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Drowning deaths surged during the pandemic — and it was worse among Black people, CDC reports

Tips to protect kids from drowning
What parents can do to protect kids from drowning 01:44

The nationwide surge in accidental drowning deaths early during the COVID-19 pandemic was disproportionately worse for Black people, the Centers for Disease Control and Prevention reported Tuesday — a finding in line with longstanding disparities.

Compared to 2019, drowning rates increased among Black people by 22.2% in 2020 and 28.3% in 2021. Drowning rates were the worst overall for Black people as well as American Indian and Alaska Native people in those first two years.

In 2022, the largest increase was in Hispanic people. For them, drowning deaths that year climbed 24.8% above levels seen in 2019 before the pandemic.

"Drowning is a serious public health problem. Drowning can happen to anyone, at any time, there is access to water. It can be quick, silent, and deadly," Dr. Debra Houry, the CDC's chief medical officer, told reporters Tuesday.

Overall, the CDC blames around 4,000 deaths each year on accidental drowning. Health officials and experts previously warned of an uptick in drowning deaths during the COVID-19 pandemic, with the highest rates among young children under five years old. 

"The exact cause of the recent increase in drowning death rates and widening disparities is unknown," Tessa Clemens, a health scientist with the CDC's Division of Injury Prevention, said.

Clemens cited shortages of swimming lessons and lifeguards during the pandemic, as well as larger social barriers limiting access to safety precautions, as among the potential explanations for the increases and disparities.

The study published Tuesday took a closer look at demographic breakdowns of those drowning trends from the first three years of the pandemic, alongside new federal survey results on the topic. 

It comes as data tallied by the agency for 2023 suggests that unintentional drowning deaths might have slowed back down to around pre-pandemic levels. At least 3,845 deaths in 2023 were blamed on unintentional drowning, though the figures have not yet been finalized.

Drowning deaths by race

Racial disparities in drowning deaths are not new. Before the pandemic, the CDC reported the gap between drowning death rates in White versus Black people was widening.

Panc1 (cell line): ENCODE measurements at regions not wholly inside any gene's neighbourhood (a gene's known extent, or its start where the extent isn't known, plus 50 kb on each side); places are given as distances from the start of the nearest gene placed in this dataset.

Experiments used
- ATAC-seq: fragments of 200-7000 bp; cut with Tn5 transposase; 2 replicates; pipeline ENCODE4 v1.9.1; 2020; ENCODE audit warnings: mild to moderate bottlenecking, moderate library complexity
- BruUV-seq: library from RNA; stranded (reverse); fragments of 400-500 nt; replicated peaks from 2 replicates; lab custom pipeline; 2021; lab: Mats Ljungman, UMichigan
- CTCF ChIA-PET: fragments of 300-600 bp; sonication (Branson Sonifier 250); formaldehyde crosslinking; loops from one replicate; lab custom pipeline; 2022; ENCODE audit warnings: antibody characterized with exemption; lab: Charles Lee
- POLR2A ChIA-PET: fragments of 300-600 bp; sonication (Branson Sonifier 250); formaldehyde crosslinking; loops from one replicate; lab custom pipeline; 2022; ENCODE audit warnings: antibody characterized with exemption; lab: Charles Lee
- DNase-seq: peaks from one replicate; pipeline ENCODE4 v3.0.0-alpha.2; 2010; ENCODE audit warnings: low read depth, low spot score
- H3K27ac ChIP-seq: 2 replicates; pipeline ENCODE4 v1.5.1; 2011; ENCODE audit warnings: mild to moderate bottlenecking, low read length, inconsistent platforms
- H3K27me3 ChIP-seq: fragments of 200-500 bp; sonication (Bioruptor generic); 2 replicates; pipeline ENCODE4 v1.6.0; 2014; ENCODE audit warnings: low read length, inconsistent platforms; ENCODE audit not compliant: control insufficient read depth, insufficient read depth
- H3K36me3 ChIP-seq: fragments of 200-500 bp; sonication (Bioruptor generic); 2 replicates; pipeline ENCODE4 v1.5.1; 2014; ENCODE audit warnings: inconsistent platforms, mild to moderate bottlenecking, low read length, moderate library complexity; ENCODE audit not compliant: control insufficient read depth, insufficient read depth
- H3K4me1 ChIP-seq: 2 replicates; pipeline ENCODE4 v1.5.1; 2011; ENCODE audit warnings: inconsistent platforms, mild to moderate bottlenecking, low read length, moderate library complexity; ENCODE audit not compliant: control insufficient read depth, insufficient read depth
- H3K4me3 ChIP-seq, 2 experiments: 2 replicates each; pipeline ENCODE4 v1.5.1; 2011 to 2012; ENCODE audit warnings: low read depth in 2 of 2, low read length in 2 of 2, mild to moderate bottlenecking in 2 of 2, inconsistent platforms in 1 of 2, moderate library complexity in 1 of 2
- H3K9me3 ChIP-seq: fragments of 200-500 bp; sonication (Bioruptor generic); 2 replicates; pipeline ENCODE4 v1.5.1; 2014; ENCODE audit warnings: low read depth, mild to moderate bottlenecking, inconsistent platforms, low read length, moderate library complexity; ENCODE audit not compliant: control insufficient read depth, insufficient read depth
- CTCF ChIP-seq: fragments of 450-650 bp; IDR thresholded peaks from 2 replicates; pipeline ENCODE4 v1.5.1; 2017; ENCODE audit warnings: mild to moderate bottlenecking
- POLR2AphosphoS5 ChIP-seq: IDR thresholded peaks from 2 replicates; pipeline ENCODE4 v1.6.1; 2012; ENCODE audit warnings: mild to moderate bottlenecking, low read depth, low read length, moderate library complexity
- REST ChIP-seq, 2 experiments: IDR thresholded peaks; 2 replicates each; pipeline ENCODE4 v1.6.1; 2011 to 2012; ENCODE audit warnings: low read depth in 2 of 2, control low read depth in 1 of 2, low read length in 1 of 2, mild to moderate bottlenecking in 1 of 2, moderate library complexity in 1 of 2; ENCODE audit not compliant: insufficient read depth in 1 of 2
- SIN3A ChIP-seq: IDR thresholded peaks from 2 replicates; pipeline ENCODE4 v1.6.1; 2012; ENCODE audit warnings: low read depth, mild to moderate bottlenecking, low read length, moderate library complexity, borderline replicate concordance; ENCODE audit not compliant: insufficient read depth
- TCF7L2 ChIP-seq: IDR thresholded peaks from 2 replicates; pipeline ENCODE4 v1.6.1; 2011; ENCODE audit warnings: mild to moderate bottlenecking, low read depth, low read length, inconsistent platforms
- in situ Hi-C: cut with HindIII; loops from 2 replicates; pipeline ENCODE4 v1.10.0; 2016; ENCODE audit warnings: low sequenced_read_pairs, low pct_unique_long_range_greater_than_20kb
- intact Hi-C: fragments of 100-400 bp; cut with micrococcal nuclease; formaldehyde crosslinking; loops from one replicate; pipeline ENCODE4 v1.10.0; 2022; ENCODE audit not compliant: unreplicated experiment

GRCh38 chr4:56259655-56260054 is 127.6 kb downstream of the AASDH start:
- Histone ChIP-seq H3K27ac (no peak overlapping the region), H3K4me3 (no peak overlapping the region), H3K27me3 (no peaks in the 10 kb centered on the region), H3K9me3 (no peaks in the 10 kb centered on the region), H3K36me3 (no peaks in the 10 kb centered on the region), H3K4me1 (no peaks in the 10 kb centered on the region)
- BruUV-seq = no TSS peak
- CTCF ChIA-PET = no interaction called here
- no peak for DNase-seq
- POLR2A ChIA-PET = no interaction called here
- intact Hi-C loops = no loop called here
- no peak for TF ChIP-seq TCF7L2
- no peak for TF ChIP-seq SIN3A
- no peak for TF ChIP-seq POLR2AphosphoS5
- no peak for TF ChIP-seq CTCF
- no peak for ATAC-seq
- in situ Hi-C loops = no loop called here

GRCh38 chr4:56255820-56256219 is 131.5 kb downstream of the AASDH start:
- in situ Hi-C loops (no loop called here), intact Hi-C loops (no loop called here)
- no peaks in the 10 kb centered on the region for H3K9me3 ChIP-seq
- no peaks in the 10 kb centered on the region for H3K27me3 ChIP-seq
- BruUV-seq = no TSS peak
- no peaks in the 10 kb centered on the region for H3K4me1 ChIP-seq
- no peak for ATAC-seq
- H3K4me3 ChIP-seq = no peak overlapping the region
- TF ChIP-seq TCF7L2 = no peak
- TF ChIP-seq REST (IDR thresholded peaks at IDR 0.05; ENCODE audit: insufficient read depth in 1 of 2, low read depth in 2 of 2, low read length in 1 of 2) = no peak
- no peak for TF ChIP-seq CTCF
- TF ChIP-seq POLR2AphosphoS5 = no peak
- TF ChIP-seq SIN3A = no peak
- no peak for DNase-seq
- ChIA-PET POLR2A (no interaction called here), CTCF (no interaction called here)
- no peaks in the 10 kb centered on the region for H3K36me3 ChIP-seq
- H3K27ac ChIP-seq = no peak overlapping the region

"We did see these disparities prior to the pandemic, and for several decades. It is concerning that there are increases in drowning rates among some of these groups that were already at disparately higher risk for drowning," said Clemens.

One data point that might help explain the disparity in drowning deaths could be a gap in swimming skills

In its new study, the CDC found that more than a third of Black adults and around a quarter of Hispanic adults said that they did not know how to swim, when asked by an agency-funded survey in November. This was multiple times higher than White adults, of whom 6.9% say they do not know how to swim.

More than half of white adults also say they have taken swimming lessons, compared to 36.9% of Black adults and 28.1% of Hispanic adults.

Black adults were also less likely to have spent time at swimming pools and other bodies of water, suggesting that rates of drowning deaths may be even worse for Black people than the topline figures suggest.

More than half of White adults said they had spent time at a swimming pool or other body of water in the last six months. Less than a third of Black adults had spent time at pools and only around a quarter in other bodies of water.

"Findings related to adults' exposure to recreational water suggest that population-based drowning rates might be underestimating disparities," the study's authors wrote.

Drowning deaths by age

While drowning death rates remain the worst for young children ages 1 to 4 years old, the study found that deaths did not increase significantly in 2020.

The authors say this complicates the theory that young children spending more time at home during the pandemic, swimming in places like backyard pools, could explain the pandemic increase. Instead, rates of deaths for these young children only increased in 2021 and 2022.

That year, the CDC study's authors found that the largest increase in drowning death rates was in young adults ages 15 to 24 years old, climbing by 31.3% compared to 2019.

While the increases were not as large, the next highest rates in drowning deaths after young children remain in seniors, where rates have been worsening for decades.

Seniors at least 65 years old were also the least likely to tell the CDC survey in November that they had ever taken swimming lessons among all age groups. In this age group, 18.6% say they do not know how to swim.

"More work is needed to understand the circumstances of drowning among older adults in the United States and to develop tailored drowning prevention strategies," the study's authors said.

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